(110f) A Novel Computational Architecture for Construction and Execution of Modular, Multiscale, Multi-Algorithmic Dynamical Models

Authors: 
Hogg, J. S., University of Pittsburgh School of Medicine
Faeder, J. R., University of Pittsburgh School of Medicine
Linderman, J. J., University of Michigan
Kirschner, D. E., University of Michigan Medical School
Fallahi-Sichani, M., Harvard Medical School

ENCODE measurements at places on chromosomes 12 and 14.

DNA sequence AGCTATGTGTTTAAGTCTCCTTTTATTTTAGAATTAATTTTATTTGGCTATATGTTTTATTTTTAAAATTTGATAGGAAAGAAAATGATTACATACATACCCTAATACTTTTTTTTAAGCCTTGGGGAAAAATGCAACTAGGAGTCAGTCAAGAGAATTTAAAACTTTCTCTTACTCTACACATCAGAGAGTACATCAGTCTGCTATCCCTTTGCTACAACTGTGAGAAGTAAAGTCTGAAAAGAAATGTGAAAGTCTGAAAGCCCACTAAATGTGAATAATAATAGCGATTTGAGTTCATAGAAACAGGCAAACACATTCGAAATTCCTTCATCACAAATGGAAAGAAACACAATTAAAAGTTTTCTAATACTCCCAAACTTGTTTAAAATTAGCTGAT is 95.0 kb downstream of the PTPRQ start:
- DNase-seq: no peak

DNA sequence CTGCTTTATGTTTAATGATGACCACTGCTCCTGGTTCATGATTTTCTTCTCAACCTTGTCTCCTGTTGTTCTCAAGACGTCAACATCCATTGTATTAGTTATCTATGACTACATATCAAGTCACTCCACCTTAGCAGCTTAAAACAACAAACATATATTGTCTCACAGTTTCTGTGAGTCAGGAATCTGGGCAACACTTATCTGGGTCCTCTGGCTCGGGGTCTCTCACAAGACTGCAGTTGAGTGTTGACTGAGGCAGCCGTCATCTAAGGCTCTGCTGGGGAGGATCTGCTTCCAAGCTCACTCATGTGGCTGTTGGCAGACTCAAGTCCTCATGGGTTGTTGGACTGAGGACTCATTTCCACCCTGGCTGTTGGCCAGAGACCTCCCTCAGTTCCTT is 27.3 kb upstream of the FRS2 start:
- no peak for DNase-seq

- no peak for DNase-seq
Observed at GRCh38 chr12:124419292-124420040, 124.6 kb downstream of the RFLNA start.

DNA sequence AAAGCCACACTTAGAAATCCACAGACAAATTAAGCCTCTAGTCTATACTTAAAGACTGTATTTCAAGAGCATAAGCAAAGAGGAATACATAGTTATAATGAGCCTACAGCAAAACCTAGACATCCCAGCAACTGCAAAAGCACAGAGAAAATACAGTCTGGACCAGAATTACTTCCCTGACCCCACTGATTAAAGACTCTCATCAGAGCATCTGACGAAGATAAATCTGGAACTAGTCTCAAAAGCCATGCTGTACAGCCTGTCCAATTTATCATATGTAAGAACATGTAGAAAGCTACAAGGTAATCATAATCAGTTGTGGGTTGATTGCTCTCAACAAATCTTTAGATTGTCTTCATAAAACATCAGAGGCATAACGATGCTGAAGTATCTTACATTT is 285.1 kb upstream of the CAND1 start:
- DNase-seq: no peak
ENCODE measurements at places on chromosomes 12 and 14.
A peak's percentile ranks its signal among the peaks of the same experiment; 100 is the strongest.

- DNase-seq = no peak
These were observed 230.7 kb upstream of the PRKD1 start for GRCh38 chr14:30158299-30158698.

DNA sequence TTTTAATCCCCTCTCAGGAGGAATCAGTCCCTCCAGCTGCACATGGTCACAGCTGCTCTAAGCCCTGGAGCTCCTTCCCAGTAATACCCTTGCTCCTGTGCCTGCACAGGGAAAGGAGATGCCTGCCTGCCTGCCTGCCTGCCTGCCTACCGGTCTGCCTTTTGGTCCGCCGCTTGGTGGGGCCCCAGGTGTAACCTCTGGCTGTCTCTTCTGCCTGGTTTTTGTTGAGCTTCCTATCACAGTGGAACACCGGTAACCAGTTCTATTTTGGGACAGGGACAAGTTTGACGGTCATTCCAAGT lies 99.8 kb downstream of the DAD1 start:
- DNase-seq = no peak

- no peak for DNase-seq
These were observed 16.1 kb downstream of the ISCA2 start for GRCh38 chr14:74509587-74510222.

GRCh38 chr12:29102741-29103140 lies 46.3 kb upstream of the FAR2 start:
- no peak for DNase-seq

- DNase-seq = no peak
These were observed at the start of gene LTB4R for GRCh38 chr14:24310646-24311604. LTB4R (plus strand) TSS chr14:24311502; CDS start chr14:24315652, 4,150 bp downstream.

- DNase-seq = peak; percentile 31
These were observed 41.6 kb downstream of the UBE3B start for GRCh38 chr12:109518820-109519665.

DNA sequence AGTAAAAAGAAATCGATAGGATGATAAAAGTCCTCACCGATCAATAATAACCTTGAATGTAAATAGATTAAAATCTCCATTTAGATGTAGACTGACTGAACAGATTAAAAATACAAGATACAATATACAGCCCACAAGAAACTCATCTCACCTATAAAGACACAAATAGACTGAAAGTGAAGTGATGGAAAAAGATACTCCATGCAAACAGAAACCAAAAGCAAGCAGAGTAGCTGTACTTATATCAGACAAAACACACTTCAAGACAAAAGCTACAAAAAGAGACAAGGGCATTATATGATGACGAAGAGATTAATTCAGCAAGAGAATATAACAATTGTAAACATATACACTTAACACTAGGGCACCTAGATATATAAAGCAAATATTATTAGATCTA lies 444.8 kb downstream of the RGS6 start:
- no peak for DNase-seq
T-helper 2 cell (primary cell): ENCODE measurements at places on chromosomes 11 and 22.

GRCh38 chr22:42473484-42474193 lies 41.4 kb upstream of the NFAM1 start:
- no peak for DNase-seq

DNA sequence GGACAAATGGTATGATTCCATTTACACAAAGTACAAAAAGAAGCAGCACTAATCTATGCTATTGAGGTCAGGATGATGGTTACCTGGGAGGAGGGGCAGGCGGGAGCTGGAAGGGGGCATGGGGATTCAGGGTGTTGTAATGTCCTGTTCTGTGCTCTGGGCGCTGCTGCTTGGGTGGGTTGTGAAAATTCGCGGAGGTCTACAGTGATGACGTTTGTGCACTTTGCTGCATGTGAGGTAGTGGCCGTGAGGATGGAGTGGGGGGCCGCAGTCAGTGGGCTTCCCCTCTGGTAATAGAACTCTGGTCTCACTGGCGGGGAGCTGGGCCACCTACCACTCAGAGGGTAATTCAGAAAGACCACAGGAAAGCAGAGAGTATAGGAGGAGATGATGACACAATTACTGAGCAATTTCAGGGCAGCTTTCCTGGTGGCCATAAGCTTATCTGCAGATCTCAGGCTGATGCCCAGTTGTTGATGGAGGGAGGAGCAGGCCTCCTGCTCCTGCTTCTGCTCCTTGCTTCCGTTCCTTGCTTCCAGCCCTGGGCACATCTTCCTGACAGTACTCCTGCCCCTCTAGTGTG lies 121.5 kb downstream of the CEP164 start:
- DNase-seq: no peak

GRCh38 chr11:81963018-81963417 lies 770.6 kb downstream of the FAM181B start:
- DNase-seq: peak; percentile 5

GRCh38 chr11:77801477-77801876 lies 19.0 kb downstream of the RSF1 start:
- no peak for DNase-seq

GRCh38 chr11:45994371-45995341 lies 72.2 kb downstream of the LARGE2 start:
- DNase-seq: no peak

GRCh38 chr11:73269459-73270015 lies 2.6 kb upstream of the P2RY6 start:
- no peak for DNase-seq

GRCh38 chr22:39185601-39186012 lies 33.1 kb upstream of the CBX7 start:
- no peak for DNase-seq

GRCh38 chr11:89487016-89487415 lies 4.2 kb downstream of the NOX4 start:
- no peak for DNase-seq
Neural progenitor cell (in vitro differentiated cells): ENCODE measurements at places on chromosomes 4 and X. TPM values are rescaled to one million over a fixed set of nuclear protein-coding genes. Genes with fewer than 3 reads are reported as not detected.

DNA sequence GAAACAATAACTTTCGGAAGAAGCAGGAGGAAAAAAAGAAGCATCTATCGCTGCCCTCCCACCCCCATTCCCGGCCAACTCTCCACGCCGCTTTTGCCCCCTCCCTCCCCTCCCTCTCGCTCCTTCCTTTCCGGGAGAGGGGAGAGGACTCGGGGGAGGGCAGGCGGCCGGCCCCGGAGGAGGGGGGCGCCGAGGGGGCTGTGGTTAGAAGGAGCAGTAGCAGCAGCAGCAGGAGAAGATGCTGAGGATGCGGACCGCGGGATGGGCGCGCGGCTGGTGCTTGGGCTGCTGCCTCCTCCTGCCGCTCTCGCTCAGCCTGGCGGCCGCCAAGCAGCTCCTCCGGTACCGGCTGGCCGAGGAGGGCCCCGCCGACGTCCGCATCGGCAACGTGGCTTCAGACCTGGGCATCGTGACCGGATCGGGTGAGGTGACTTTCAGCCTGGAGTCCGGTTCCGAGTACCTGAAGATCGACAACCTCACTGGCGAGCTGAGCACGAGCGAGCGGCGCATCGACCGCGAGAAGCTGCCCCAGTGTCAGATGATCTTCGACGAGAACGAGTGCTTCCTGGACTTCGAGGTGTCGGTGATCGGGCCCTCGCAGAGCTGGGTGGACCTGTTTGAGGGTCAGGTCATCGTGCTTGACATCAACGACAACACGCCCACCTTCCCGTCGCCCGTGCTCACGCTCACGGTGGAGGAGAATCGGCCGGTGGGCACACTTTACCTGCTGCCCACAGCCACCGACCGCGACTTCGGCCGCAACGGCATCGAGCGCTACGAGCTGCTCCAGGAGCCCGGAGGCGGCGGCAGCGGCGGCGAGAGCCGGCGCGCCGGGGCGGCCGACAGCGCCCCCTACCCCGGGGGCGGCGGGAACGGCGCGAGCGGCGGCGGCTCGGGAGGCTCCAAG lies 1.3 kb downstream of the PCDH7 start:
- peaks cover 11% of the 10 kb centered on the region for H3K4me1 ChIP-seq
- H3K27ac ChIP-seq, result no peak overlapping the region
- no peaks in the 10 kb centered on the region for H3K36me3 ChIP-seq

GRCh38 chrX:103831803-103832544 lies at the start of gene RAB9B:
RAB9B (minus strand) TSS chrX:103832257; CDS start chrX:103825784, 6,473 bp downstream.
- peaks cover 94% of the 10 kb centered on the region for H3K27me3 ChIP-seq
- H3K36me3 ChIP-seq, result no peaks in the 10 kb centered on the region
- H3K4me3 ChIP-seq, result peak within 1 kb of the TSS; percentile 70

We present a general-purpose, hierarchical modeling approach for integrating models of different portions of a dynamical system into a single, executable whole. The approach is particularly useful in cases where detailed models of small portions of a large, complex system have been constructed by multiple independent research teams using disparate modeling frameworks and specialized computer code. The technique relies on partitioning a system of interest into multiple functional modules that can operate relatively autonomously from each other for long periods of time relative to the timescales of their internal dynamics. Modules are organized in a hierarchical tree structure based on descending characteristic timescales and with a single top-level ("world") parent. Each module contains a "grey box" simulator engine commensurate with the modeling framework chosen for the local portion of the dynamical system. The interface between a simulator and the mulitscale architecture is limited to a collection of parameters and variables that are informed by, and passed to, neighboring modules. Data is transmitted between modules and simulations are executed and coordinated using a novel multiscale driving algorithm that is internal to the architecture. Direct intervention by the modeler is thus limited to (i) provision of appropriate simulators, (ii) presentation of relevant parameters and variables to the architecture, and (iii) definition of a small number of architecture-associated parameters. We present a formal mathematical justification for the proposed methodology and demonstrate the practical utility of the approach on a multiscale model of granulomar formation during Mycobacterium tuberculosis infection in the lung.